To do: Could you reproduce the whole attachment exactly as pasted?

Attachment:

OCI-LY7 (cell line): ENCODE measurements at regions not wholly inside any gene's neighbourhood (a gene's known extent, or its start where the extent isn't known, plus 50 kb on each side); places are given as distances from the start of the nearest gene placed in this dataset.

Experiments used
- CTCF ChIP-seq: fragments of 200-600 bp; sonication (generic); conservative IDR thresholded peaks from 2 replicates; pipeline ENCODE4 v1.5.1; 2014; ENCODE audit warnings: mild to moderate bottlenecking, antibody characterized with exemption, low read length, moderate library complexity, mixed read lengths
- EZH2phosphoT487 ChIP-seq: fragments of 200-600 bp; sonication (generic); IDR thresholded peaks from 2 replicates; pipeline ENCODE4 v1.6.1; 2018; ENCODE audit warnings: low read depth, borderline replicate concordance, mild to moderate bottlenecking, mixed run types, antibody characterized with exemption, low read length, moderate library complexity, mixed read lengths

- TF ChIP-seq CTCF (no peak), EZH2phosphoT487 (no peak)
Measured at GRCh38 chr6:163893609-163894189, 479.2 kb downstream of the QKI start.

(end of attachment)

OCI-LY7 (cell line): ENCODE measurements at regions not wholly inside any gene's neighbourhood (a gene's known extent, or its start where the extent isn't known, plus 50 kb on each side); places are given as distances from the start of the nearest gene placed in this dataset.

Experiments used
- CTCF ChIP-seq: fragments of 200-600 bp; sonication (generic); conservative IDR thresholded peaks from 2 replicates; pipeline ENCODE4 v1.5.1; 2014; ENCODE audit warnings: mild to moderate bottlenecking, antibody characterized with exemption, low read length, moderate library complexity, mixed read lengths
- EZH2phosphoT487 ChIP-seq: fragments of 200-600 bp; sonication (generic); IDR thresholded peaks from 2 replicates; pipeline ENCODE4 v1.6.1; 2018; ENCODE audit warnings: low read depth, borderline replicate concordance, mild to moderate bottlenecking, mixed run types, antibody characterized with exemption, low read length, moderate library complexity, mixed read lengths

- TF ChIP-seq CTCF (no peak), EZH2phosphoT487 (no peak)
Measured at GRCh38 chr6:163893609-163894189, 479.2 kb downstream of the QKI start.